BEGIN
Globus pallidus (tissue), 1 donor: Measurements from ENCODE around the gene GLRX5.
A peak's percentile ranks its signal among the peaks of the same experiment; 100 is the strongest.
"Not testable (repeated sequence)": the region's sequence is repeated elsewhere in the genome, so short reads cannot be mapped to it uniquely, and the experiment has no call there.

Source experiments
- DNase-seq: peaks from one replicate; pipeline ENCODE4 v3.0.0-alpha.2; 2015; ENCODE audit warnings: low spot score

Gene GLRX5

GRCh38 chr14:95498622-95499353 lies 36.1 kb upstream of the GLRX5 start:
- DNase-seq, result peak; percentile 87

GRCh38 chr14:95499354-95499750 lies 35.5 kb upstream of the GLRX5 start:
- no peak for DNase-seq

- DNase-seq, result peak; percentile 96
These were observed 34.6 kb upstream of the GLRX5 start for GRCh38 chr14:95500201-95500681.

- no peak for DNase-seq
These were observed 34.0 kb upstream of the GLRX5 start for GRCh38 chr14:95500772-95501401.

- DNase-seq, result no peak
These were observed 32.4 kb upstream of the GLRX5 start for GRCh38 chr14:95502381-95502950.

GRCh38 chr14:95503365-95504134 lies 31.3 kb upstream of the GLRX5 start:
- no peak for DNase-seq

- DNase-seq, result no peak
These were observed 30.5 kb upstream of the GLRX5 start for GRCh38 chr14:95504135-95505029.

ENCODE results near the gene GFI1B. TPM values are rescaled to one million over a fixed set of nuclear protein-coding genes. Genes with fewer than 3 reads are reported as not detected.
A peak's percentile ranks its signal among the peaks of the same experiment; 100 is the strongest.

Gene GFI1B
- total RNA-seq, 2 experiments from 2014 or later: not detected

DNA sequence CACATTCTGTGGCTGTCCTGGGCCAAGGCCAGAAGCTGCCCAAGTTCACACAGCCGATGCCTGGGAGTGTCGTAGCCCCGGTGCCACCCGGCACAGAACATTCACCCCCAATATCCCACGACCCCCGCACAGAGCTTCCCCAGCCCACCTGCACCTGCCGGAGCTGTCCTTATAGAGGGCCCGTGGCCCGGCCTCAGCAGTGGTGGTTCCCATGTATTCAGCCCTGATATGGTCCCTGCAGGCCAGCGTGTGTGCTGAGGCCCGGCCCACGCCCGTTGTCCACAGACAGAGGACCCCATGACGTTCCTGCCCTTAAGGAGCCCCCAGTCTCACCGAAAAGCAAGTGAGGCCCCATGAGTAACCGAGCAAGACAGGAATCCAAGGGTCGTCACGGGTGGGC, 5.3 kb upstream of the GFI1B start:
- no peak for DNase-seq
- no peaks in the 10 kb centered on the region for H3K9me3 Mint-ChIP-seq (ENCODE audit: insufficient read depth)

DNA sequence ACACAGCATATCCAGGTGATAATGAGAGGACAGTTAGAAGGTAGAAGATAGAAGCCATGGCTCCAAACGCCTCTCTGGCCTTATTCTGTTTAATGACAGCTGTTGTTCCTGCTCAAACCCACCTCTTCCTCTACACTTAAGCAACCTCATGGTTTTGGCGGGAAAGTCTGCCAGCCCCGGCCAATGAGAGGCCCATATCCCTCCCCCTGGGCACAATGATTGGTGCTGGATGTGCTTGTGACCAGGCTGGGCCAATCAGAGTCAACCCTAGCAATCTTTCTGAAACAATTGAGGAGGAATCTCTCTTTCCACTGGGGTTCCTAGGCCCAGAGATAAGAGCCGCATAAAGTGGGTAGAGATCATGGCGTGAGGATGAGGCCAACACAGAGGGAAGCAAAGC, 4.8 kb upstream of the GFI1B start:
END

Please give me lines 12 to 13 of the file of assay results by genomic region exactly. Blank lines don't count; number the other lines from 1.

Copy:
These were observed 34.6 kb upstream of the GLRX5 start for GRCh38 chr14:95500201-95500681.

- no peak for DNase-seq